Apple may be struggling to finalize deals with record labels ahead of its Beats Music rebranding this summer, but that’s not stopping the U.S. Federal Trade Commission from scrutinizing it for potential antitrust violations, according to a new report.
The reason? Despite currently experiencing an 8 percent drop in its iTunes popularity, Apple’s history as the largest seller of music downloads means it could theoretically abuse its position to put rival companies on the back-foot.
While Apple hasn’t been charged with anything as of yet, the investigation could conceivably hamper plans to offer artists such as Florence and the Machine exclusivity deals for the Beats Music refresh — rumored to launch this June at WWDC.
Similar concerns have already been raised by the European Commission, which is worried that Apple could disadvantage multiple record labels and digital music companies with its new music offering.
We’ll have to wait to see how this all plays out, but in my view it’s pretty ridiculous given that Apple is far from the leader when it comes to streaming music. Beats Music may have the support of the world’s most valuable tech company behind it, but that alone is no guarantee of its success.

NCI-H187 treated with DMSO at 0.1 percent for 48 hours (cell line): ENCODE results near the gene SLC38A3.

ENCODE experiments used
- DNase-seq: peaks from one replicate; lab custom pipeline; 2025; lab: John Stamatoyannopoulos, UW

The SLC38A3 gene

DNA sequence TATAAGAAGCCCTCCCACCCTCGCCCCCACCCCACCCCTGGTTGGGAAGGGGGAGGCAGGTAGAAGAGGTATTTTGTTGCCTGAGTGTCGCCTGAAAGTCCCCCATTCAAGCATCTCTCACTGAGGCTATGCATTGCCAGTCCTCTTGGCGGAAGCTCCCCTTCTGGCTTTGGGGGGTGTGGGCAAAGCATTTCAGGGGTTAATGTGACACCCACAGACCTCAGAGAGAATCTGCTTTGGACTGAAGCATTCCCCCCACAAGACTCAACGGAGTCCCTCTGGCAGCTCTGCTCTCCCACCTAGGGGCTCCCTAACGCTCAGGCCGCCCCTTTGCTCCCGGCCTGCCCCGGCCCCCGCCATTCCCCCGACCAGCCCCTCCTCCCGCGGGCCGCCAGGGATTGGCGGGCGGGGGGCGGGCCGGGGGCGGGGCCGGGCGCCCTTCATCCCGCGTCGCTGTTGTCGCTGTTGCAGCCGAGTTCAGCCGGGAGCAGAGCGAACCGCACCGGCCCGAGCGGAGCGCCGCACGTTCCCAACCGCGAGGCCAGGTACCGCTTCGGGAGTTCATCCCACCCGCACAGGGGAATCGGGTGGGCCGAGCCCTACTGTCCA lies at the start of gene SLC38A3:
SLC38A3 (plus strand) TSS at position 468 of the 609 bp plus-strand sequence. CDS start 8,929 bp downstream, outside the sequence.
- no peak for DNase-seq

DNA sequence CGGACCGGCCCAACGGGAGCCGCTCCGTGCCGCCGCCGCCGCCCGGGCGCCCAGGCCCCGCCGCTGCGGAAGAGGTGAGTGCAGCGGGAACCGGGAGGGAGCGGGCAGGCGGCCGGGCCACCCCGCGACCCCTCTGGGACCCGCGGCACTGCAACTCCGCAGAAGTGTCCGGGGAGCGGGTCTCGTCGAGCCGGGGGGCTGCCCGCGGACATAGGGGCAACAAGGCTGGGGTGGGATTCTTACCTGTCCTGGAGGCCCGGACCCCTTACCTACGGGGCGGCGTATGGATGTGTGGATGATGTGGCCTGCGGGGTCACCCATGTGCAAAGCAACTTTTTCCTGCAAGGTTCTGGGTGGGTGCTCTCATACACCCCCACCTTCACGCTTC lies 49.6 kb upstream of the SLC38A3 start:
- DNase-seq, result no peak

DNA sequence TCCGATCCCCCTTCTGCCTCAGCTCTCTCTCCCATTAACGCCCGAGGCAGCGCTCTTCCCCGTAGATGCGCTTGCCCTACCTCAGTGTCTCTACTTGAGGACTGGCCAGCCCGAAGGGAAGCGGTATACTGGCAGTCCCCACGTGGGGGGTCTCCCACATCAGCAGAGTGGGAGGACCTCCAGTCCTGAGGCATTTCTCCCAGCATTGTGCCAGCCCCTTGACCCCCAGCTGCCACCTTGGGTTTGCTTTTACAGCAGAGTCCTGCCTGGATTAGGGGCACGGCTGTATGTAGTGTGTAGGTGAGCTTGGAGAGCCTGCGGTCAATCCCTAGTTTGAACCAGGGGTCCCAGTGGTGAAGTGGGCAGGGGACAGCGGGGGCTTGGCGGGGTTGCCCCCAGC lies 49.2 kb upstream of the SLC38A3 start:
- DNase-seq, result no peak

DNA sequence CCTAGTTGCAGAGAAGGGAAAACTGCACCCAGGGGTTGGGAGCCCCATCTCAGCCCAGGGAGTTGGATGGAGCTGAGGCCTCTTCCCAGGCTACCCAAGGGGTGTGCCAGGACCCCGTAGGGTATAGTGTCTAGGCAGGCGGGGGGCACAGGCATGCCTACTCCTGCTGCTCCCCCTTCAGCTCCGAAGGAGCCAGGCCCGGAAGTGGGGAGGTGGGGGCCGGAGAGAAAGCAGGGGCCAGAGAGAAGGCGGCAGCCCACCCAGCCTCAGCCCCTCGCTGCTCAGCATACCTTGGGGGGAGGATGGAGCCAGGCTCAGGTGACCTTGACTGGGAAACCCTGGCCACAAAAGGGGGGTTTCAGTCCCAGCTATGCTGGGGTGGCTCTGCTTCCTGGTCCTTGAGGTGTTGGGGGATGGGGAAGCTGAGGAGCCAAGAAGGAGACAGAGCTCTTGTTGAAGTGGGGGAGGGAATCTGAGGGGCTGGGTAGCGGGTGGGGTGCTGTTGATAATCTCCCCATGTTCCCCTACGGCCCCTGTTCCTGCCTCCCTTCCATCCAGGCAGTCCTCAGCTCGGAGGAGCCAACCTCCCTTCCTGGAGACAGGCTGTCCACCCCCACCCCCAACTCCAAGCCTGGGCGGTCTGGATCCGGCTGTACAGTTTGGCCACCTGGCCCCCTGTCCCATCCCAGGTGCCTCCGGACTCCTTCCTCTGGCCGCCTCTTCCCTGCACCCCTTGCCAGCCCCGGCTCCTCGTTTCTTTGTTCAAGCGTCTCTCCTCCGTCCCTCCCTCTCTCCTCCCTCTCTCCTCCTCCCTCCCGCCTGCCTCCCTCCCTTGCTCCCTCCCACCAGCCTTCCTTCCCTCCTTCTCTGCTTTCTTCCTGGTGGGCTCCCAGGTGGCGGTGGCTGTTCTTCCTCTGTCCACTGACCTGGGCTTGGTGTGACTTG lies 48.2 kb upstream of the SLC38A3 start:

This isn’t the first time the U.S. government has singled out Apple for antitrust investigations, of course. Back in 2012 Apple was charged with violating antitrust after it teamed up with five book publishers to try and force Amazon.com to change its e-book pricing model.
In the aftermath, the company was given a court-appointed compliance monitor in a controversial situation which has caused nothing but trouble for Apple.
Hopefully the same doesn’t happen here.